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11.7. Heuristic Analysis Using Neural Networks

Several researchers have attempted to use neural networks to detect computer viruses. Neural networks are a sub-field of artificial intelligence26, 27, so the subject is very exciting. Difficult polymorphic EPO viruses such as Zhengxi have been detected successfully using a trained neural network28.

In general, a trained neural network seems to be overkill for detecting a single virus because of the amount of data and computations required. Even a well-optimized neural network scanner can decrease overall scanning performance by about 5%. Thus it is more interesting that neural networks can be applied to heuristic computer virus detection. In practice, IBM researchers have successfully applied neural networks to heuristic detection of boot29 and Win32 viruses30.

One of the key problems of any heuristic is the false positive ratio. If the heuristic is too alarming, people will not use it. IBM researchers demonstrated that single-layer classifiers yield the best results with a voting system. Figure 11.8 shows a typical single-layer classifier with a threshold31.

Figure 11.8. Single-layer classifier with threshold.

Neural networks can easily be overtrained, which is a pitfall of the method. Overtrained networks remember the training set extremely well, but they do not work with new sample sets. In other words, they fail to detect new viruses. To eliminate this problem, multiple neural networks are trained using distinct features. In addition, a voting system is used so that more than one network must agree about a positive detection. In the first experiments, IBM used four neural networks with voting, but it turned out that the best result was achieved when five networks out of eight agreed on a positive.

The basic idea of the training is the selection of n-grams (sequences a couple of bytes long) of the constant part of viruses that indicate an infection. The selection of n-grams for neural network training is the unique feature of IBM's solution. For example, 4-byte sequences can be used to train the network. To train the networks better, a corpus database is used to check whether the n-grams extracted from the constant virus body areas of known computer viruses appear more than a threshold T. If the threshold is exceeded, the n-gram is not used.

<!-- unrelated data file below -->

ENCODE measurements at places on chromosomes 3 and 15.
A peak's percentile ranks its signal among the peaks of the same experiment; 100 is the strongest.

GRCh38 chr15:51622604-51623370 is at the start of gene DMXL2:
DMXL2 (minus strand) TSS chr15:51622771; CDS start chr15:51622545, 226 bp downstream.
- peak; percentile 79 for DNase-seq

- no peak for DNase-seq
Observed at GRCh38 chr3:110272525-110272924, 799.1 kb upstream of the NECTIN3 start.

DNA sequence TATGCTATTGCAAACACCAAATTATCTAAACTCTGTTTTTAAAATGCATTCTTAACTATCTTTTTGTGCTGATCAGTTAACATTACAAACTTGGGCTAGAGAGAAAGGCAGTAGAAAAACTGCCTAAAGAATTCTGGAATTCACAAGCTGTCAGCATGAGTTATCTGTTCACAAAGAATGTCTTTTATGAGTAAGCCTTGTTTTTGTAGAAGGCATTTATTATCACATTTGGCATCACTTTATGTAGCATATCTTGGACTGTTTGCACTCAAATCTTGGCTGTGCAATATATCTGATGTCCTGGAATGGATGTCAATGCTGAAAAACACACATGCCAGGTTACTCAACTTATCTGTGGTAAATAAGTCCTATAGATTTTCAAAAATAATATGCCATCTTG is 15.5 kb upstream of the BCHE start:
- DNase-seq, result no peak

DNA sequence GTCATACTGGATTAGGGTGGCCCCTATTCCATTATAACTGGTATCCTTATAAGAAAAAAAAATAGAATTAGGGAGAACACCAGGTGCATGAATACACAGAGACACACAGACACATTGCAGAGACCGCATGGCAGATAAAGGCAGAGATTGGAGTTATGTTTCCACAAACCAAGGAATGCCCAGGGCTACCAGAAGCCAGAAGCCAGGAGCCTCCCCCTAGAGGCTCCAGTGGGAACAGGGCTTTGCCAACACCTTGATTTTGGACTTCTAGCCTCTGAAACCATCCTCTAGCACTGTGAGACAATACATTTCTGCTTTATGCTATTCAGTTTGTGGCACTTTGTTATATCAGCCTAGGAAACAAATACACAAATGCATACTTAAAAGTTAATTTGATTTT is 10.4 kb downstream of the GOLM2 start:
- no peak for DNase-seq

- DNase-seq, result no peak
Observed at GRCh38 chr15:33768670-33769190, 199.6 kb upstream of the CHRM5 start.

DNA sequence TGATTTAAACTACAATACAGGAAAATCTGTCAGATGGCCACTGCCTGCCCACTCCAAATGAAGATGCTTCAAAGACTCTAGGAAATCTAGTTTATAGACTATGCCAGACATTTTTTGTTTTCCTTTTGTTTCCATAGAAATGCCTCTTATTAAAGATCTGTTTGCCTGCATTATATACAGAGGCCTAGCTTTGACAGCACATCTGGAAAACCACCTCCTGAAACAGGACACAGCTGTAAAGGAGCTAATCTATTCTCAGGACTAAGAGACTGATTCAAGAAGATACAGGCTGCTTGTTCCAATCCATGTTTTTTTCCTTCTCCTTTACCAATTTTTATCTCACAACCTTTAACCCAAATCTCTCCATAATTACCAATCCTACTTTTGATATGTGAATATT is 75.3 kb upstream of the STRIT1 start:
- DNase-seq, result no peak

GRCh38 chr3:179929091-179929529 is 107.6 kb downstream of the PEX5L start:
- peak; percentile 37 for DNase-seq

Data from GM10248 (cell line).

The training input vector to the network is constructed using each n-gram with corresponding values. The values have counts for each n-gram feature and the correct output value of 0 or 1 for the neural network. IBM used back-propagation training software to train the networks, and the outputs of each network were saved. Outputs were squashed through a sigmoid output unit, which generated values in the 0.0 to 1.0 range:

sigmoid(x) = 1.0 / (1.0+exp(-x));

The threshold of the sigmoid output was set to 0.65 for 4-byte n-grams.

When the network data is available, it is introduced to a scanner the following way. The neural network heuristic is called whenever an area of the file is scanned. Thus whenever the scanner scans the area of a file, such as a 4KB buffer selected around the entry point of PE files, the heuristics can trigger if enough networks vote positive.

Neural networkbased heuristics depend on a good training set. With more 32-bit Windows viruses in the training set, the automatically trained heuristic produces slightly better results. In practice, neural network heuristics are very effective against closely related variants of viruses that were used in the original training set. They also yield good results against new families of computer viruses that are similar enough to the feature set of known viruses in the training set. It is also important to select n-grams of the virus from the entire virus body. Some antivirus vendors attempted to train neural networks with n-grams selected from emulated instructions of the virus body. However, looping virus code can often generate instruction sets (n-grams) similar to normal programs, yielding an unacceptable false positive ratio.

IBM's neural network engine was released in the Symantec antivirus engine. The neural network engine produced so few false positives that it was used in default scanning (it does not depend on any user-configurable options).

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